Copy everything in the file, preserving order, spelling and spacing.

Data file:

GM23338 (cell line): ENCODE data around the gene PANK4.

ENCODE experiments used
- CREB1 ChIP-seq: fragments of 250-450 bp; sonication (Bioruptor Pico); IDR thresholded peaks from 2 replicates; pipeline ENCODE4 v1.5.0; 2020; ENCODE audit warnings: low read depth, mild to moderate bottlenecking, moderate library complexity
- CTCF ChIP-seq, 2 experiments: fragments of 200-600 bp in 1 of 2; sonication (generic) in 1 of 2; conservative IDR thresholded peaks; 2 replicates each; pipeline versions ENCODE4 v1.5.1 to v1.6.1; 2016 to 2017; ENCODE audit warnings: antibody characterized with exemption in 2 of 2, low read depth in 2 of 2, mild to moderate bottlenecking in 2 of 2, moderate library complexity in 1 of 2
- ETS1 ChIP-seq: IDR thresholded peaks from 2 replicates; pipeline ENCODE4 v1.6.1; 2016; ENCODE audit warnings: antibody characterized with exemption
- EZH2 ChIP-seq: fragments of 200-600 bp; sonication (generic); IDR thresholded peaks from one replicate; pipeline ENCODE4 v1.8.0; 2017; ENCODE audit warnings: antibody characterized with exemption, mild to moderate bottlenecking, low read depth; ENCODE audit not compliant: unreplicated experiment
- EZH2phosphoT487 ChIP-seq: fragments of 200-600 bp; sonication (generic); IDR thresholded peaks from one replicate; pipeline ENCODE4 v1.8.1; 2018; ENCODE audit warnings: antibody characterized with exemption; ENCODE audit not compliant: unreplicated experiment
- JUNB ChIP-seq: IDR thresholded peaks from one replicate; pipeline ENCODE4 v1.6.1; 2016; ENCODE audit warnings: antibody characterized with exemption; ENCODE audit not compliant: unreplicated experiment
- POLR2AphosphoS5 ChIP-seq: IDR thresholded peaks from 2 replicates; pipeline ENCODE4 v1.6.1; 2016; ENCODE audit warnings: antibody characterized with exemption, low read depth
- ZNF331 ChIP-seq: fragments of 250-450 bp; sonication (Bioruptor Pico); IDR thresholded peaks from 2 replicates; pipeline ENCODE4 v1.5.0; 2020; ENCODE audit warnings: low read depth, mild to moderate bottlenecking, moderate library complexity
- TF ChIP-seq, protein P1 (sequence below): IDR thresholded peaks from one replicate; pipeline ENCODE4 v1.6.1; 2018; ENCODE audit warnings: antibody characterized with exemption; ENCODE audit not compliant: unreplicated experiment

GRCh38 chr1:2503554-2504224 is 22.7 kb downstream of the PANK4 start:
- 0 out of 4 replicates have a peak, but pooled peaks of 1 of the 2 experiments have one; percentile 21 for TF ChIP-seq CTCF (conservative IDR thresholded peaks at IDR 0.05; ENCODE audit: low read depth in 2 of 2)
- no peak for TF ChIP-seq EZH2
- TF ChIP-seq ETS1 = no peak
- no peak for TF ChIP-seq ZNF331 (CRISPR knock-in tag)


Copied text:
GM23338 (cell line): ENCODE data around the gene PANK4.

ENCODE experiments used
- CREB1 ChIP-seq: fragments of 250-450 bp; sonication (Bioruptor Pico); IDR thresholded peaks from 2 replicates; pipeline ENCODE4 v1.5.0; 2020; ENCODE audit warnings: low read depth, mild to moderate bottlenecking, moderate library complexity
- CTCF ChIP-seq, 2 experiments: fragments of 200-600 bp in 1 of 2; sonication (generic) in 1 of 2; conservative IDR thresholded peaks; 2 replicates each; pipeline versions ENCODE4 v1.5.1 to v1.6.1; 2016 to 2017; ENCODE audit warnings: antibody characterized with exemption in 2 of 2, low read depth in 2 of 2, mild to moderate bottlenecking in 2 of 2, moderate library complexity in 1 of 2
- ETS1 ChIP-seq: IDR thresholded peaks from 2 replicates; pipeline ENCODE4 v1.6.1; 2016; ENCODE audit warnings: antibody characterized with exemption
- EZH2 ChIP-seq: fragments of 200-600 bp; sonication (generic); IDR thresholded peaks from one replicate; pipeline ENCODE4 v1.8.0; 2017; ENCODE audit warnings: antibody characterized with exemption, mild to moderate bottlenecking, low read depth; ENCODE audit not compliant: unreplicated experiment
- EZH2phosphoT487 ChIP-seq: fragments of 200-600 bp; sonication (generic); IDR thresholded peaks from one replicate; pipeline ENCODE4 v1.8.1; 2018; ENCODE audit warnings: antibody characterized with exemption; ENCODE audit not compliant: unreplicated experiment
- JUNB ChIP-seq: IDR thresholded peaks from one replicate; pipeline ENCODE4 v1.6.1; 2016; ENCODE audit warnings: antibody characterized with exemption; ENCODE audit not compliant: unreplicated experiment
- POLR2AphosphoS5 ChIP-seq: IDR thresholded peaks from 2 replicates; pipeline ENCODE4 v1.6.1; 2016; ENCODE audit warnings: antibody characterized with exemption, low read depth
- ZNF331 ChIP-seq: fragments of 250-450 bp; sonication (Bioruptor Pico); IDR thresholded peaks from 2 replicates; pipeline ENCODE4 v1.5.0; 2020; ENCODE audit warnings: low read depth, mild to moderate bottlenecking, moderate library complexity
- TF ChIP-seq, protein P1 (sequence below): IDR thresholded peaks from one replicate; pipeline ENCODE4 v1.6.1; 2018; ENCODE audit warnings: antibody characterized with exemption; ENCODE audit not compliant: unreplicated experiment

GRCh38 chr1:2503554-2504224 is 22.7 kb downstream of the PANK4 start:
- 0 out of 4 replicates have a peak, but pooled peaks of 1 of the 2 experiments have one; percentile 21 for TF ChIP-seq CTCF (conservative IDR thresholded peaks at IDR 0.05; ENCODE audit: low read depth in 2 of 2)
- no peak for TF ChIP-seq EZH2
- TF ChIP-seq ETS1 = no peak
- no peak for TF ChIP-seq ZNF331 (CRISPR knock-in tag)